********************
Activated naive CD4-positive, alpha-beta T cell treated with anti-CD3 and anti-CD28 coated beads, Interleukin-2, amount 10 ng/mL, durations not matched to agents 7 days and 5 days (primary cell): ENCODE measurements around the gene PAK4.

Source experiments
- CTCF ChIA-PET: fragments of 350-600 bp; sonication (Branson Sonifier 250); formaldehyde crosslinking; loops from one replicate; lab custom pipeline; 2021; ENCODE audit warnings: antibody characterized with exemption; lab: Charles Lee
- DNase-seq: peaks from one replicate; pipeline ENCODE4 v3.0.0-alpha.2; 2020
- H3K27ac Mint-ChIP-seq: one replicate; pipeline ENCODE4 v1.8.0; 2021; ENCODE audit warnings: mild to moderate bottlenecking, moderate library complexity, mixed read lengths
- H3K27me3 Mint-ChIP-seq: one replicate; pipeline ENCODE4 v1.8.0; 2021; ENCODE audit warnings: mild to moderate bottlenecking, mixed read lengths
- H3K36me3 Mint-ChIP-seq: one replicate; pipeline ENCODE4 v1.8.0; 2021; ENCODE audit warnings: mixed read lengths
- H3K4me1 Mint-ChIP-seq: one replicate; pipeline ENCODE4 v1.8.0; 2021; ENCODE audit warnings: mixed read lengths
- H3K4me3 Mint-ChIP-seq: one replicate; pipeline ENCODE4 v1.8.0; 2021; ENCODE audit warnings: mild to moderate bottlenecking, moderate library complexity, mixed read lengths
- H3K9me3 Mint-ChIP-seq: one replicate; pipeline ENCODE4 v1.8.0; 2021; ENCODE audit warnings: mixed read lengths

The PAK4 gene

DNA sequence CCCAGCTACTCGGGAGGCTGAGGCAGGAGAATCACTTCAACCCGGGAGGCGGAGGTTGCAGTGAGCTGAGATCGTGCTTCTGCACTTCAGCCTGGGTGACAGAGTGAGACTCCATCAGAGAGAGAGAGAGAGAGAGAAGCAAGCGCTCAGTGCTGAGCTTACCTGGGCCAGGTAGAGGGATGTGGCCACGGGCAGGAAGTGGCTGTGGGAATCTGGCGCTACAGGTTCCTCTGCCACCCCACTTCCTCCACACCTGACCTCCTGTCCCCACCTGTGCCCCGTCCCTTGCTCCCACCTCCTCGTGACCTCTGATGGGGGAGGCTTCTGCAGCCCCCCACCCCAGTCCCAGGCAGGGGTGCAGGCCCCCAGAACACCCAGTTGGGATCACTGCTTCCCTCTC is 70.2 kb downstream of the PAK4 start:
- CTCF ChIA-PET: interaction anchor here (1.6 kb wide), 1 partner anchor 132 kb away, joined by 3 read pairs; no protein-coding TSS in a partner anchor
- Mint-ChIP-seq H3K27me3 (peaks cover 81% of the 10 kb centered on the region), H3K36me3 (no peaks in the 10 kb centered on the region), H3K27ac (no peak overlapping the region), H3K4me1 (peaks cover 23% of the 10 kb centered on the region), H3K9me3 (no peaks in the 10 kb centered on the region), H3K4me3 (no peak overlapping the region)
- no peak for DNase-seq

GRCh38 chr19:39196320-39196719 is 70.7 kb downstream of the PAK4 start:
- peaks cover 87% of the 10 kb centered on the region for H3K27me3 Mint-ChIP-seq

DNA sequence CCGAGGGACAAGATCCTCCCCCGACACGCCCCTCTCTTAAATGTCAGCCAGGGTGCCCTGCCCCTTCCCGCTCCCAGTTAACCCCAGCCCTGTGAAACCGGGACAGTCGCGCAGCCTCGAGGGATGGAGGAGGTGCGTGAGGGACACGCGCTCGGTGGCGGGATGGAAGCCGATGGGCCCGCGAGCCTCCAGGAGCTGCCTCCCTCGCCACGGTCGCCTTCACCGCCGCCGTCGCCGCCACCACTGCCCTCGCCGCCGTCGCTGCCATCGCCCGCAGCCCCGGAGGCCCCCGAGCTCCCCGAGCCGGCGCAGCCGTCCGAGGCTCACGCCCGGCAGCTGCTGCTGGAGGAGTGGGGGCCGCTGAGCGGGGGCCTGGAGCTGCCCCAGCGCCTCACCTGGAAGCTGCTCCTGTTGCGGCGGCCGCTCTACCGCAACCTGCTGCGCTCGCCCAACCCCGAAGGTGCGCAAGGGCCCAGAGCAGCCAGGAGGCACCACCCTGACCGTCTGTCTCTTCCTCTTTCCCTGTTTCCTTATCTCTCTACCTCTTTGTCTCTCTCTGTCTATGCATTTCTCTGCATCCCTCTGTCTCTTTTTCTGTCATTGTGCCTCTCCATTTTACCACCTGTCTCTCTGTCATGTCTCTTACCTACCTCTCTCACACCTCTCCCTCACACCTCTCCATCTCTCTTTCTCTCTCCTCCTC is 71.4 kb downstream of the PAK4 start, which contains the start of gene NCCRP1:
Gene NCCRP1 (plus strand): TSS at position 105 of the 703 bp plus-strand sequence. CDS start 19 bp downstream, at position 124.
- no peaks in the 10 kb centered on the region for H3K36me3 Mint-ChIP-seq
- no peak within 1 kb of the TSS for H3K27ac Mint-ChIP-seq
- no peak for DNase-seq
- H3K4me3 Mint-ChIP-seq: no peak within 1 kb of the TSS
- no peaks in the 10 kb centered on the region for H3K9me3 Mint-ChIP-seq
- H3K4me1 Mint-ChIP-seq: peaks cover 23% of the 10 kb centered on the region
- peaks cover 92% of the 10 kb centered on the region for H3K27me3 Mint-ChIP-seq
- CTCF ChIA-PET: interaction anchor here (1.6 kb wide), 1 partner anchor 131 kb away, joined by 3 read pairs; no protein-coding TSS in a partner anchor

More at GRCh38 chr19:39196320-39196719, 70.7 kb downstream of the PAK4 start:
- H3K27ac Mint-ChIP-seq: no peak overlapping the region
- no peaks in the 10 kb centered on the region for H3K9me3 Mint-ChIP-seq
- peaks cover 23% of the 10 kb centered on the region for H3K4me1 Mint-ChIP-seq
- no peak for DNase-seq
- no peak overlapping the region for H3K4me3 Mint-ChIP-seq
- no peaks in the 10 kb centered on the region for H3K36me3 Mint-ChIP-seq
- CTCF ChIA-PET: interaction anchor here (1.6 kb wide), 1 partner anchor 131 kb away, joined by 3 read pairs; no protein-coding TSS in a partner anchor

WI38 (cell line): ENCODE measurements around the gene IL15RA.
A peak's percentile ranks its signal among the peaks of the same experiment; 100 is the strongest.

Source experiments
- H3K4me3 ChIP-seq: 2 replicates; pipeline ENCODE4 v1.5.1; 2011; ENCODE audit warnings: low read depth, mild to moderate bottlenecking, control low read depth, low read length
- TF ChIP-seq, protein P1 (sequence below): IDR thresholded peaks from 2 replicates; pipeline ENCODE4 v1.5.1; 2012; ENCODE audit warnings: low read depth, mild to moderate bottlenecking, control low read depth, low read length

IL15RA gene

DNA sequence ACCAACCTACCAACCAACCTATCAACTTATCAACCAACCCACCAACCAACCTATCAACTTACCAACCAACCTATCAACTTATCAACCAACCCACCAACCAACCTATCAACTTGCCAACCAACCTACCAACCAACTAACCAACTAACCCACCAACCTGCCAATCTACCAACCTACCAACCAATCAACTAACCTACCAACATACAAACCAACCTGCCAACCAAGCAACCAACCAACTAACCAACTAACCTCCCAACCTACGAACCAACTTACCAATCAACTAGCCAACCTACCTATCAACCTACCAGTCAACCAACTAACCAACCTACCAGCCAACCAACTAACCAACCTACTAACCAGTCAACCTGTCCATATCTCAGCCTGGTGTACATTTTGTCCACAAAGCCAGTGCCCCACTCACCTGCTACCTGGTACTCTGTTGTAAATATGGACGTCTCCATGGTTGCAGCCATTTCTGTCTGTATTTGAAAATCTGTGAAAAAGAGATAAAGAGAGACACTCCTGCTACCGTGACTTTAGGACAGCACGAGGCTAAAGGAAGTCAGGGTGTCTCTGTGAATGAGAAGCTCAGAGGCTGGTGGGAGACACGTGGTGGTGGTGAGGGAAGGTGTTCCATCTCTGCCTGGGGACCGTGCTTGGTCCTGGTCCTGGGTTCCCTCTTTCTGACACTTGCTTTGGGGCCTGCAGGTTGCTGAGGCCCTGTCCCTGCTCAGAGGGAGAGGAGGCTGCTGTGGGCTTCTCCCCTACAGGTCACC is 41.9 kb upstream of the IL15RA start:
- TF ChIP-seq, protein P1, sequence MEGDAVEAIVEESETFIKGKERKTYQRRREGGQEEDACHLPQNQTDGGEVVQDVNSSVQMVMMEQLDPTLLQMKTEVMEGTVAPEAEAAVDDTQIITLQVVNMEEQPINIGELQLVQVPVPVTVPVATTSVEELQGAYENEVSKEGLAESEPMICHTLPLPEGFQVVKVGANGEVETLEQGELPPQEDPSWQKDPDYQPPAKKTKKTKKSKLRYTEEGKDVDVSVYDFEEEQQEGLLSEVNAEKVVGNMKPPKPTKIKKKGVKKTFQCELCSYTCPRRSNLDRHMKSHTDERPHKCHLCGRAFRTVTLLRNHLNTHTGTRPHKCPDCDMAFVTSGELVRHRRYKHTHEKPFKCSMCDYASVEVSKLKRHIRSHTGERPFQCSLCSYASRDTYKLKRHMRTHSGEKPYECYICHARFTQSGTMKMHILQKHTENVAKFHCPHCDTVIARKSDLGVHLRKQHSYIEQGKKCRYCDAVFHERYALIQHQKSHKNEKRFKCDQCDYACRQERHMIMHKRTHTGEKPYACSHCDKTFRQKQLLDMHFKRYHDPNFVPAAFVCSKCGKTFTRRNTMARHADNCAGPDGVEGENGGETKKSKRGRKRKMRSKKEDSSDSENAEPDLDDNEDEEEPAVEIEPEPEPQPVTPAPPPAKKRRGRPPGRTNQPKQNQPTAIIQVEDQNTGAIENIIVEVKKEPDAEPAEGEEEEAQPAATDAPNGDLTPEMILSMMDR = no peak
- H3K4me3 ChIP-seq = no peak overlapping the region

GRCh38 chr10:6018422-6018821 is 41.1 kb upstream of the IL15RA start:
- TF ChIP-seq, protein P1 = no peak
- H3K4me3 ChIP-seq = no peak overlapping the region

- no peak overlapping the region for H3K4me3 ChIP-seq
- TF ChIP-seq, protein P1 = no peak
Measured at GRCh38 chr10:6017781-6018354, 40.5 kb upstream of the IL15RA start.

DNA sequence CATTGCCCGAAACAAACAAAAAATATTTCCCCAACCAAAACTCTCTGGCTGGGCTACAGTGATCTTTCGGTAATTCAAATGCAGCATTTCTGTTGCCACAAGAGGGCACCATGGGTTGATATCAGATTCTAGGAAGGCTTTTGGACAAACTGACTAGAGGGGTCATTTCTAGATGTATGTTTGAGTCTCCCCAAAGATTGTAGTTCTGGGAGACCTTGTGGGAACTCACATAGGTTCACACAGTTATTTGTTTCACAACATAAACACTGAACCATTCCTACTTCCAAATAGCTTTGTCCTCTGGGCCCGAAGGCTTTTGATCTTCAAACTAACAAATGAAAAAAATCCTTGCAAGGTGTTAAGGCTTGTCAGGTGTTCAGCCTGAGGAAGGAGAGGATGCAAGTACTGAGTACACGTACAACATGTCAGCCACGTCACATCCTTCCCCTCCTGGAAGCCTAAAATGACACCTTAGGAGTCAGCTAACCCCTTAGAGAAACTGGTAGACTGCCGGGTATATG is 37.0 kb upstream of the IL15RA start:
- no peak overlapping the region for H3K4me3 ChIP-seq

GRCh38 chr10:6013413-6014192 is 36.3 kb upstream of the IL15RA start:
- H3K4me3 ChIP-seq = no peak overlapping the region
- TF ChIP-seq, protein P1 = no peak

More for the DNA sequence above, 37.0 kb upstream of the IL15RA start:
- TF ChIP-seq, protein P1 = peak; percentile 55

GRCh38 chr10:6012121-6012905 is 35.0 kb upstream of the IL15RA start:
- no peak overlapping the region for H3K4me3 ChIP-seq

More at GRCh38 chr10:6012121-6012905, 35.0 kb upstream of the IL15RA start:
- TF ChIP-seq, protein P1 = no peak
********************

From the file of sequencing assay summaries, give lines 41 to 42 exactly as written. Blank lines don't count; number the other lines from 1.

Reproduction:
IL15RA gene

DNA sequence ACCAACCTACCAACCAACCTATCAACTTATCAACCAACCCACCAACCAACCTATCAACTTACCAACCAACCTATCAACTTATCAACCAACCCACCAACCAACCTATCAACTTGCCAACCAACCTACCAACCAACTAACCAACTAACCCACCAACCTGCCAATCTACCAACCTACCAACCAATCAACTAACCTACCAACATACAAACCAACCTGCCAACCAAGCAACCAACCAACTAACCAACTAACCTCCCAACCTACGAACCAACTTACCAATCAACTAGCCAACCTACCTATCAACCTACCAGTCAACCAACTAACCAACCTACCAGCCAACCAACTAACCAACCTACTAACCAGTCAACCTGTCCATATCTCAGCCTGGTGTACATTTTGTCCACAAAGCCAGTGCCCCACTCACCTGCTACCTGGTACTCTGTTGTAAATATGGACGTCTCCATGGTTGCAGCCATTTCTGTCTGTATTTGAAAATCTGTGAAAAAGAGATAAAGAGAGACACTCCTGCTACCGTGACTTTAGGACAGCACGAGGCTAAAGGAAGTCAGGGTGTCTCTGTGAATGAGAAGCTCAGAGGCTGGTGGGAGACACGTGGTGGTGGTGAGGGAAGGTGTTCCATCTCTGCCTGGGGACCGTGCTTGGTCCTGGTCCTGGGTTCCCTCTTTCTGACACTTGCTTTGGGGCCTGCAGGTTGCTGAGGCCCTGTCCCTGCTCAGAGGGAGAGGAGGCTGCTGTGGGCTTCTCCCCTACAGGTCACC is 41.9 kb upstream of the IL15RA start: